Schröder accuses oil companies of 'price ramping'
Gerhard Schröder, German chancellor, accused oil companies of exacerbating Europe's petrol crisis, demanding that cartel authorities investigate what he called "incomprehensible price ramping", Financial Times reported.
Schröder's comments on Wednesday followed fresh pump price increases in Germany which threatened to heighten protests against high fuel prices which have erupted across Europe.
Citing Shell as an example of a company set to make huge profits this year, he accused the oil majors of "incomprehensible price ramping at the expense of comsumers".
"My impression is that it was agreed and I'm assuming that cartel authorities in Europe will look very closely at this case," the chancellor said.
In a further sign of mounting European concern over the political effect of high oil prices, French premier Lionel Jospin said France would be calling on Saturday at a G7 meeting in Prague for an informal meeting of EU finance ministers with the US and "certain" oil producing countries to establish a better dialogue on how to stabilize oil prices, Financial Times wrote.
Angry protests against high fuel prices have caused widespread disruption and shaken governments' popularity in a number of European countries, especially in Britain and France. The protests have also sparked sharp differences between EU members over how to respond.
On Wednesday the French government offered new concessions on fuel taxes in a bid to appease truckers, farmers and other groups which mounted a series of blockades to protest high fuel taxes earlier this month.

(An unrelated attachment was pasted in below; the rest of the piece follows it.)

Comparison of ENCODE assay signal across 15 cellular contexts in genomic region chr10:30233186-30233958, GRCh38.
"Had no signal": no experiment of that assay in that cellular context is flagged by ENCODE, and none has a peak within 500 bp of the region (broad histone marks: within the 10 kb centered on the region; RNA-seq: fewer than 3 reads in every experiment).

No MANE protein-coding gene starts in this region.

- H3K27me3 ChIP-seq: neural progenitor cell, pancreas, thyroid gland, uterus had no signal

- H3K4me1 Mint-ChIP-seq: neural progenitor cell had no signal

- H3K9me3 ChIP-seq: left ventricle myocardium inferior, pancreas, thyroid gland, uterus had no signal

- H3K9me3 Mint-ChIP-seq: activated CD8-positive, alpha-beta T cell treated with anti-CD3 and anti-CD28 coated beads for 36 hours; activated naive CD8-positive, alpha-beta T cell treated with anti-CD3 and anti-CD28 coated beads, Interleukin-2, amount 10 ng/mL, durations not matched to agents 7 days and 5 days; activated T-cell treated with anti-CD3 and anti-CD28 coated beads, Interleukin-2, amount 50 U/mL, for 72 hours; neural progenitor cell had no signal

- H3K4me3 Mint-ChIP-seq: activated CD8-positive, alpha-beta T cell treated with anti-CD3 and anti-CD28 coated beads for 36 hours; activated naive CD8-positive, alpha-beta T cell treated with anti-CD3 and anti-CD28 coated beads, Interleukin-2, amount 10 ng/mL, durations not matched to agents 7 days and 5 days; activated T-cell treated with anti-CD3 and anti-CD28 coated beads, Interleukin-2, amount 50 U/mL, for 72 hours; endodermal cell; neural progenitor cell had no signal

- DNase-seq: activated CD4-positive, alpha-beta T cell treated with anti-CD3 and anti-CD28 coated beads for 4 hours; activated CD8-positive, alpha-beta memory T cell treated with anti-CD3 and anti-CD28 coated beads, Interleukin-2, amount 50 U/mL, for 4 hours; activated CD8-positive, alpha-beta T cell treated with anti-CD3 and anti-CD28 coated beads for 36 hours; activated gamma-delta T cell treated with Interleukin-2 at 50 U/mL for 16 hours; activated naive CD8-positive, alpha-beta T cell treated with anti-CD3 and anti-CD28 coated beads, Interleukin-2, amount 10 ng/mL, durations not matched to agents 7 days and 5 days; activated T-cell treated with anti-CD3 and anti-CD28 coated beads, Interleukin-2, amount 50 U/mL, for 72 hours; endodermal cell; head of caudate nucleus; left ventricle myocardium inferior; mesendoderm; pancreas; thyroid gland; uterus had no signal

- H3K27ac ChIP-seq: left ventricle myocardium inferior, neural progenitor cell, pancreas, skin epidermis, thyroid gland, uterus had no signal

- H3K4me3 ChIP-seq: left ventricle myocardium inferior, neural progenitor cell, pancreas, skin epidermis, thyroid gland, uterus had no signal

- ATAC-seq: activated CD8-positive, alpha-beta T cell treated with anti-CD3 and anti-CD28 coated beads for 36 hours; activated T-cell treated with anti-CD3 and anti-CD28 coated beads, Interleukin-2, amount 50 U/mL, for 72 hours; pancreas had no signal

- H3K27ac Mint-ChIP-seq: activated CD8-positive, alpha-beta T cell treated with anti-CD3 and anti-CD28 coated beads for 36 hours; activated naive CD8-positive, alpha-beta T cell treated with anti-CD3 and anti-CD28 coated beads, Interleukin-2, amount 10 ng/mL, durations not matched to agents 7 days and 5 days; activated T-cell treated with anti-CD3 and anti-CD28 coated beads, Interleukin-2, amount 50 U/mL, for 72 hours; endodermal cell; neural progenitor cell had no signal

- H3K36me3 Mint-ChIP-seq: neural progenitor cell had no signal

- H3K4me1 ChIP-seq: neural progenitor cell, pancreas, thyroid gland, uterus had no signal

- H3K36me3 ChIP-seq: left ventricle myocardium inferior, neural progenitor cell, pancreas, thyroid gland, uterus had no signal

France also called a meeting of EU transport ministers in Luxembourg in a bid to co-ordinate reaction to the protests. France, holder of the EU presidency, is believed to have wanted its European partners to consider the prospect of closer coordination of fuel price policy, including the possibility of harmonization of fuel taxes. But Germany and Britain have strongly opposed making short-term concession on fuel taxes.
Reinhard Klimmt, German transport minister, sharply criticized concessions by the French, Belgium and Dutch governments. "It makes no sense when finance ministers agree not to cut taxes on oil but that is circumvented by countries within Europe."
British Prime Minister Tony Blair and Gordon Brown, finance minister, have also rejected tax cuts, despite a promise by the Conservative opposition to make such a move if it returned to power.
A British official said: "Gordon Brown has made it clear that energy taxes are a matter for the British exchequer. We consider these discussions (in Luxembourg) very dangerous."
The European Commission said it would meet national authorities next Friday to discuss ways of ensuring adequate competition in motor fuels. Mario Monti, the EU's competition commissioner, said: "We are well aware that competition rules alone cannot solve all or even most, problems in this sector." But he said regulators would explore how EU and national law could contribute to greater competition.
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